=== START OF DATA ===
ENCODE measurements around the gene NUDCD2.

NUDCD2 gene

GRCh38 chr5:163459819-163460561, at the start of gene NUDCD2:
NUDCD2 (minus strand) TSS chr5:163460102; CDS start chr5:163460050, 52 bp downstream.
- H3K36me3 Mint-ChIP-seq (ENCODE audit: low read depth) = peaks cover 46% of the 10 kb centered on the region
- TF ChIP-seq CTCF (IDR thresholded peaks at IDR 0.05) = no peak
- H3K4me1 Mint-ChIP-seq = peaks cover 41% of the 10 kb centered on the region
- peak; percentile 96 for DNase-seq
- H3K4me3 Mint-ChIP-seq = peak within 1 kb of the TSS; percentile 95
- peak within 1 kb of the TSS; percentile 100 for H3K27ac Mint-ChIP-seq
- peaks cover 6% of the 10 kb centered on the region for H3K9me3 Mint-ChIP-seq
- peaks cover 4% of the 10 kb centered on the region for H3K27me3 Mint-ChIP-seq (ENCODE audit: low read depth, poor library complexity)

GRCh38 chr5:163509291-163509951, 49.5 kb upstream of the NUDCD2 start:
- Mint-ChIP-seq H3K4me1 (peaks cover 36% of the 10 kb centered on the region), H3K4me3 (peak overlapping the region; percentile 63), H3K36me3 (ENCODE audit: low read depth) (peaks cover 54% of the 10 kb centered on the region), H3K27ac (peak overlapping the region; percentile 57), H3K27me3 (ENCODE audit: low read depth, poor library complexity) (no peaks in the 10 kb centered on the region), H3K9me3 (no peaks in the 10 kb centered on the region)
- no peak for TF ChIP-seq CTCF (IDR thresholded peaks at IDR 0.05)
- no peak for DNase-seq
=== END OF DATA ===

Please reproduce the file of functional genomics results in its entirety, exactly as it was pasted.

ENCODE measurements around the gene NUDCD2.

NUDCD2 gene

GRCh38 chr5:163459819-163460561, at the start of gene NUDCD2:
NUDCD2 (minus strand) TSS chr5:163460102; CDS start chr5:163460050, 52 bp downstream.
- H3K36me3 Mint-ChIP-seq (ENCODE audit: low read depth) = peaks cover 46% of the 10 kb centered on the region
- TF ChIP-seq CTCF (IDR thresholded peaks at IDR 0.05) = no peak
- H3K4me1 Mint-ChIP-seq = peaks cover 41% of the 10 kb centered on the region
- peak; percentile 96 for DNase-seq
- H3K4me3 Mint-ChIP-seq = peak within 1 kb of the TSS; percentile 95
- peak within 1 kb of the TSS; percentile 100 for H3K27ac Mint-ChIP-seq
- peaks cover 6% of the 10 kb centered on the region for H3K9me3 Mint-ChIP-seq
- peaks cover 4% of the 10 kb centered on the region for H3K27me3 Mint-ChIP-seq (ENCODE audit: low read depth, poor library complexity)

GRCh38 chr5:163509291-163509951, 49.5 kb upstream of the NUDCD2 start:
- Mint-ChIP-seq H3K4me1 (peaks cover 36% of the 10 kb centered on the region), H3K4me3 (peak overlapping the region; percentile 63), H3K36me3 (ENCODE audit: low read depth) (peaks cover 54% of the 10 kb centered on the region), H3K27ac (peak overlapping the region; percentile 57), H3K27me3 (ENCODE audit: low read depth, poor library complexity) (no peaks in the 10 kb centered on the region), H3K9me3 (no peaks in the 10 kb centered on the region)
- no peak for TF ChIP-seq CTCF (IDR thresholded peaks at IDR 0.05)
- no peak for DNase-seq